Will Indian tech companies ever be profitable?

Perhaps the top question venture capitalists have asked Indian tech companies in the last 2 years is about their profitability potential. In view of the discount-driven growth strategy of some leading internet companies, it is certainly a question worth asking.

 

While we have heard rhetorical arguments on both sides of the issue (“we will be profitable before the year is out”, “online businesses are fundamentally a scam”) the question of long-term profitability of Indian technology companies merits a more nuanced and detailed look.

 

Here are my two cents:

 

1. Is India fundamentally a low-profit economy?

 

The consumer and services sectors of the Indian economy are highly profitable, fast growing and have provided an excellent return on capital.

"There is nothing fundamentally wrong with the Indian market that would prevent a well-run company from being profitable."

(Source: NSE data)

 

The chart above shows the performance of public companies in these sectors compared with global benchmarks. It clearly shows that the Indian consumer/business customer is not only buying more and more every year (18% annualized revenue growth) but is also paying a price that substantially exceeds the cost of providing the goods and services - resulting in roughly 20% post-tax profit for the providers. 

In that sense, there is nothing fundamentally wrong with the Indian market that would prevent a well-run company from being profitable.

In fact, it can be argued that Indian companies have potential to be more profitable than those in developed markets precisely because it is harder to build an organized business in India. There are high barriers to scale, and those companies that cross the hump generate super-normal returns because there is so little competition at that scale.

 

2. Does technology adoption reduce profitability?

 

Technology makes businesses more, not less efficient. As a new generation of tech-enabled companies replaces the above incumbents in both scale and efficiency, there is a reason to believe they will deliver better - not worse - profitability and return on capital.

 

  • Even two years ago, a TaxiForSure cab was utilized roughly twice as much as a regular taxi, and that utilization has only increased in the intervening period.
  • A merchant on an online marketplace generates additional business without investing substantially in real estate and inventory.
  • Big Basket gets rid of its fresh inventory in less than a day, on average.

 

Sure, prices may go down as software “eats” the old way of doing business, but with corresponding reductions in cost and/or capital required.

There is a fair question to be asked: who benefits most from these efficiency gains? The platform or the provider? Maybe all the gains from the 2x taxi utilization are being shared between the driver and the consumer, and all the gains from the lower inventory holding in grocery are being passed to the consumer.

We will come to these questions, but there is no denying the fact that technology has generated an additional surplus even in the “high-friction” Indian context.

 

3. So then why are internet companies unprofitable?

 

Several prominent internet companies have remained unprofitable so far for three key reasons:

 

  1. Discounting as a strategy to change customer behavior (from offline to online purchase)
  2. Investing in systems and processes that are profitable only at scale (e.g. delivery and payments infrastructure)
  3. Intense competition to secure market share in a very attractive market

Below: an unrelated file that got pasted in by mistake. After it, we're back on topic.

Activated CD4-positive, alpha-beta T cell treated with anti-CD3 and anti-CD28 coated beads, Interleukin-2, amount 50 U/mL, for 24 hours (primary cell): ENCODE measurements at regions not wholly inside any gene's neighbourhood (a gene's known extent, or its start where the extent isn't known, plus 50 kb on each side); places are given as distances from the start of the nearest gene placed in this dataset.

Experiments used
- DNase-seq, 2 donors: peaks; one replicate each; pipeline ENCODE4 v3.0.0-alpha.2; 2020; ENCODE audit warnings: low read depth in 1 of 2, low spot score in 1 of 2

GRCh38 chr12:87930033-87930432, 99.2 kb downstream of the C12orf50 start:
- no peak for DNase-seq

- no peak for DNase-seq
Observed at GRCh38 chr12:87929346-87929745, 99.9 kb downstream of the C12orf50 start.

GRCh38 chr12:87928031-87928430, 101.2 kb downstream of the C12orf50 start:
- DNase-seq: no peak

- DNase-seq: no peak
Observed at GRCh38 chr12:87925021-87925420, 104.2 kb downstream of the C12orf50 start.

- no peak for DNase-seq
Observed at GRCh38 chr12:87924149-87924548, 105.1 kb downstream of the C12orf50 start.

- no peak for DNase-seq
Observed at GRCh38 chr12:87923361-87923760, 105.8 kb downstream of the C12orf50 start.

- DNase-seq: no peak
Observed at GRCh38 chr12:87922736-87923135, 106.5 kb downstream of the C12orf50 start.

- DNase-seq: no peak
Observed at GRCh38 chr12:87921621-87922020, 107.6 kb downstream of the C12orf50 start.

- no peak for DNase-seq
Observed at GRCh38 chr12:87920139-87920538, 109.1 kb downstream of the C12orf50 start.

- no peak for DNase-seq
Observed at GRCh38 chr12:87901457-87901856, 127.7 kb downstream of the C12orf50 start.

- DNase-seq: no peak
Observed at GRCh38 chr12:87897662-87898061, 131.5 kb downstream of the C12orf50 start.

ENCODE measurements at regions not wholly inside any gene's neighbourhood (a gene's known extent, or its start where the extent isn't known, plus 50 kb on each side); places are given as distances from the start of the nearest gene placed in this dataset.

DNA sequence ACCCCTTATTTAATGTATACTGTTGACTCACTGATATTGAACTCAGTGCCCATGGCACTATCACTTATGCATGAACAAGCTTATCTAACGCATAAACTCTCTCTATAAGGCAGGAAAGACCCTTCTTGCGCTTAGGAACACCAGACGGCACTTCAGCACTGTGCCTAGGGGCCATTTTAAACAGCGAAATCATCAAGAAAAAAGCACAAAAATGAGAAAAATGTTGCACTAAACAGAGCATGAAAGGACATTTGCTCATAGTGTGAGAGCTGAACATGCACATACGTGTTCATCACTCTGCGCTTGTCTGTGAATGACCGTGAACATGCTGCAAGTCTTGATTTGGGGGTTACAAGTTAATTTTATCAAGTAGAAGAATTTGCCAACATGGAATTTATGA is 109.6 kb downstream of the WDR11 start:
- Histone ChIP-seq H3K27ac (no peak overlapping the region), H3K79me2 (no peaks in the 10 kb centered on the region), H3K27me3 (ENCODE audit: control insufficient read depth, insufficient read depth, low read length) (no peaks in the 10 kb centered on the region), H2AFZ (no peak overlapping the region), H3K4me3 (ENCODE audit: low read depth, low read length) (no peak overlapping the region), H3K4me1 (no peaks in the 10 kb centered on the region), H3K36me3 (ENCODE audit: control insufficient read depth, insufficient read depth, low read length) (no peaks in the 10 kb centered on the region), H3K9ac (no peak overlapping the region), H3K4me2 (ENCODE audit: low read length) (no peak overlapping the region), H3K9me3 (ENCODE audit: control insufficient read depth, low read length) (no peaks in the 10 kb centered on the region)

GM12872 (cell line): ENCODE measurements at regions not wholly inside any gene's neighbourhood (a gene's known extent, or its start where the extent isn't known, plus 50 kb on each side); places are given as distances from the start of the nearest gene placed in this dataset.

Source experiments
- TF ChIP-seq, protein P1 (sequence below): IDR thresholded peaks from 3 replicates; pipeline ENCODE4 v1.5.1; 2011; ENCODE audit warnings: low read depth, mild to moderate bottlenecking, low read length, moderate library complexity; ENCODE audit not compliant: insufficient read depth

Arguably we are already past the point where a) and b) above are relevant.

 

"Big Basket and Bookmyshow, never played the discount game: the value proposition (for BB) and network effects (for BMS) were strong enough to attract and retain users"

 

India’s internet economy has grown so dramatically over the last 5 years that consumers no longer need an incentive to continue to buy online.

Wherever the category has matured and clear winners emerged, discounting has given way to market pricing, and the gains have accrued to the platform and not only to the providers.

Big Basket and Bookmyshow, leaders by far in their categories, never played the discount game: the value proposition (for BB) and network effects (for BMS) were strong enough to attract and retain users.

Swiggy (and later Zomato) consistently ate away at Food Panda’s market share despite the latter’s discount-led business model.

Also, we are already at a scale where delivery and payments don’t need in-house investments and are available at a small variable cost to all - as demonstrated by companies like PayTM and Delhivery. Of course, newer companies in underpenetrated tech sectors may have to similarly spend till they reach scale, but both of these expense heads reduce significantly with growth.

 

4. Where are the high-margin startups?

 

Sectors like horizontal e-commerce have obviously gone through intense competition that has resulted in continuing massive losses, but by no means is that a pervasive phenomenon across sectors. 

 

My thesis continues to be that pockets of high profitability can be found in markets that require a combination of technology, local market understanding and execution intensity that deters hyper-competition.

 

I share some examples below:

 

Jeff Bezos recently wrote a tweet that generated massive interest:

 

 

If they were not modest, media-shy entrepreneurs, the founders of India’s largest grocery e-commerce company may have made that call. Big Basket enjoys high gross margin in a commodity category by optimizing sourcing, using data analytics to identify private-label opportunities and continually striving towards a larger basket size.

 

Livspace, the online interior design startup, takes control of the entire supply chain that pulls together Italian designers, Thai manufacturers, and Indian installers, and as a result, generates very high profitability all the while maintaining a positive cash cycle.

 

Zefo is attempting to disrupt the traditional classifieds business model in used household goods space by taking more aspects of the supply chain in-house (pickup, touch-ups, and pricing). Because they fully monetize the seller’s need for convenience and the buyer’s need for quality assurance, their margins have consistently topped their own projections.